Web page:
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Politicians: Knowing all things badly?

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Many serious things are said in jest — or ignorance.
Senator Morgan Femai, who admittedly suggested to parliamentarians at a workshop in Kadoma last week that women should be forced to bathe less and shave off their hair to make them less attractive to men and help curb the spread of HIV, now says it was all meant to be a joke.

On the surface it sounds comical, but deep down this reinforces stereotypes and prejudice.
His own party, MDC-T, had to issue a statement this week.

“The MDC notes with concern utterances in the public media attributed to Senator for Chikomo Honourable Morgan Femai on HIV and Aids.

“It is unfortunate that some sections of the media have interpreted these remarks to be the party position.”

Yes, if it’s not a party position they should categorically say so.

Femai’s utterances got worldwide condemnation with feminists calling for his expulsion from political office.

“The MDC recognises that the HIV and Aids pandemic as a national emergency with socio-economic ramifications and, as such, supports a national prevention network through the establishment of state-of-the-art clinical facilities, drug procurement channels and financing mechanisms for the treatment of Aids.

The MDC-T said the spread of HIV and Aids (rightly making the distinction between the two although they are linked) was most rapid where there “were substantial social and economic inequalities, where people lack adequate and secure houses, where there is unemployment and where people lack basic health services”.

Yes, we need research-based, empirical, provable findings and conclusions to arrive at workable solutions.

But just days later, MDC-T deputy spokesperson Thabitha Khumalo came out strongly to Femai’s defence, saying: “The issue of Femai happened at a workshop when Members of Parliament were discussing HIV and Aids issues.

“Unfortunately, there was a journalist, whether he was invited or not I do not know. Instead of picking up issues to do with HIV and Aids, he decided Femai was a scoop.”

Well aware that MPs at workshops laugh and joke like us all, that the public media does lie and exaggerate and State intelligence agents attend such workshops to magnify the slightest indecorum and indiscretion, Femai could have fallen victim to a sting operation, but with his experience, he should have been more guarded in his remarks as he spoke at an open forum.

That’s one possible side to the story.

The other side is that some politicians have shown a high degree of ignorance and shallowness.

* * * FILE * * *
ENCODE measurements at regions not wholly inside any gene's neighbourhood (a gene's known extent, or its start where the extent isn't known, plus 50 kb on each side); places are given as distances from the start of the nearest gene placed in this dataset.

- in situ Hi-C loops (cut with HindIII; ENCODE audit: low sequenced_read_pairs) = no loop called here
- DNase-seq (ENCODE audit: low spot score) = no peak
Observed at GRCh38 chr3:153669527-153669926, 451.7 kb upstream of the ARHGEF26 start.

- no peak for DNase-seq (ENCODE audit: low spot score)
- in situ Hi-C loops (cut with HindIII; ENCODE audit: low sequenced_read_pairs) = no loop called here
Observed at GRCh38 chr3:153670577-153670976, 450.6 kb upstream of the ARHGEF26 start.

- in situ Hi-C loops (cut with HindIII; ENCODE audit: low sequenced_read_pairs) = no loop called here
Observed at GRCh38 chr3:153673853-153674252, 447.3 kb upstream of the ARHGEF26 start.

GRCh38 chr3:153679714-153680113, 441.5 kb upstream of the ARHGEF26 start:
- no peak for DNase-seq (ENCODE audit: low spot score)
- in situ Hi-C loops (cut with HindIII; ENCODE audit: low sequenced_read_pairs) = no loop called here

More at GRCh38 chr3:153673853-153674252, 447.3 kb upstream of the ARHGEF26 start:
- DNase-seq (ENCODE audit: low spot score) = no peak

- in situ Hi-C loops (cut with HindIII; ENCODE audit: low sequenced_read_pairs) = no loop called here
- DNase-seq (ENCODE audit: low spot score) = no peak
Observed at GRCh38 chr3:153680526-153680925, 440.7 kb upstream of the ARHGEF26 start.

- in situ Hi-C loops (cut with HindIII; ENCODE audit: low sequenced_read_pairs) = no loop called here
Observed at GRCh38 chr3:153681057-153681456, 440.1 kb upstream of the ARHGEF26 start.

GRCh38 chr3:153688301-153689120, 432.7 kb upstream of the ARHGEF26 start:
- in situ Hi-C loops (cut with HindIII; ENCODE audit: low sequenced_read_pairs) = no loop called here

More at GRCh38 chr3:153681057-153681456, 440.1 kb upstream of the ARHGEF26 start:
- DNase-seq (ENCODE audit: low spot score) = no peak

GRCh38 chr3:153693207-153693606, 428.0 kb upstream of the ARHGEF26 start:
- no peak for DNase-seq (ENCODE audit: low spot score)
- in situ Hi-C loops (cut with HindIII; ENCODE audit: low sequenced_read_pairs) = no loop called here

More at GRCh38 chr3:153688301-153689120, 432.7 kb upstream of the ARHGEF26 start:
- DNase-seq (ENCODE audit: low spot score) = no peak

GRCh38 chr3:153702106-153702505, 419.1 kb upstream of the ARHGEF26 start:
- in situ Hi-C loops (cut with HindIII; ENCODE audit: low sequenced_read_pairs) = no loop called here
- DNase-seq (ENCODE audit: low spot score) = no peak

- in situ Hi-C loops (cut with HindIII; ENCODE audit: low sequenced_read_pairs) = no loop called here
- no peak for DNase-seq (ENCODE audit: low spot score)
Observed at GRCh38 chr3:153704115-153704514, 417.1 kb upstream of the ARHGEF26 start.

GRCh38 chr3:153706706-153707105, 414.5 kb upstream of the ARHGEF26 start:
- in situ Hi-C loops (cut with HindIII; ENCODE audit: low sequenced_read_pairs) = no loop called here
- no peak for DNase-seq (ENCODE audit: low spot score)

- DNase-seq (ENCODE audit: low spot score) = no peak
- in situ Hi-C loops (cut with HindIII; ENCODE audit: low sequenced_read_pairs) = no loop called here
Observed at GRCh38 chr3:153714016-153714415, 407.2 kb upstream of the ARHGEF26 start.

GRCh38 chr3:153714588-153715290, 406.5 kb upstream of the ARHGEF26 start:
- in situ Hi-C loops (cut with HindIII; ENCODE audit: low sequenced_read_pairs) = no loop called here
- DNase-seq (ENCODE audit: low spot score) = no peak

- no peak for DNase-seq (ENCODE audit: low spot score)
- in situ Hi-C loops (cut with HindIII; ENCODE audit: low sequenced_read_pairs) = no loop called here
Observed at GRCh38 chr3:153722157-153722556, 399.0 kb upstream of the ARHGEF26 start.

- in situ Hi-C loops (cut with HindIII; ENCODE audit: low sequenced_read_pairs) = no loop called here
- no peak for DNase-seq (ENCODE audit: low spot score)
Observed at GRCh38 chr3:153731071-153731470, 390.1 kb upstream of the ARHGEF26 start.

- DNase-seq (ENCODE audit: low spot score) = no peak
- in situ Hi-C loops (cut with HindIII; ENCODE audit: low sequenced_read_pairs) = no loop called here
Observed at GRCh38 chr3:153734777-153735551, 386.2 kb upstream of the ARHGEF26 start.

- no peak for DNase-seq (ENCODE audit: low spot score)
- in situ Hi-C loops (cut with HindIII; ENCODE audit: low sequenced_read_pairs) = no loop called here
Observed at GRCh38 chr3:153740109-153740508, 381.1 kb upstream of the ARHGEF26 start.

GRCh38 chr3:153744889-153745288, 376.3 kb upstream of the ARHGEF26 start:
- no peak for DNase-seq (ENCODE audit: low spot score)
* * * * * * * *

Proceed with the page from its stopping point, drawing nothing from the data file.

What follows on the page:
A lot of ignorant things have been said by politicians. This is not confined to Zanu PF.

So, suppose Femai said this in all seriousness, was this not in the public domain?

Even if there had been no journalists around, did that guarantee that these remarks wouldn’t reach the media considering the fact that he could have been recorded on audiotape or cellphone video? You are held to what you say.

What’s at issue here is whether those words were said or not and that the “joke” is now on Femai is entirely due to his impolitic remarks.

Apparently, from Khumalo’s response, these words were actually said. So the journalist rightly captured what was said, highlighting these sexist
notions.

Whatever gets into the public domain is fair game for reporting and comment.

To give an extreme example, it’s like saying sports reporters at the National Sports Stadium on July 9, 2000 should have stuck to the match report and nothing else when 13 football fans died and scores of others were injured following a stampede during the World Cup qualifier match between Zimbabwe and South Africa.

This reminds one of an almost similar occurrence at a rally of the Ncube-led MDC last year when Women Assembly chairperson Thandiwe Mlilo said: “Look at (Thokozani) Khupe, the
MDC-T deputy president has lost all her hair fighting to be (Morgan) Tsvangirai’s deputy.”

The MDC didn’t deny that these unfortunate, scandalous words were spoken, but only that they had been wrongly attributed in the public media to party secretary-general Priscilla Misihairabwi-Mushonga.

This further reminds one of when soon-to-be United States President Bill Clinton, probed by the media in 1992 on his reported drug-taking while a Rhodes scholar at Oxford University in the late 1960s, tamely replied that he had smoked marijuana, but did not inhale, but the difference is the same.

It is a fact that in society there are unreconstructed characters not reconciled to social, political, or economic change; maintaining outdated attitudes, beliefs, and practices.

There is no rational or research-based logic or argument to back their position.

There is a danger among politicians of claiming to know all things, but knowing them badly. Whenever this happens, the Press, as the proverbial Fifth Estate in the business of imparting news of note and commentary of interest, must expose this from whatever quarter.

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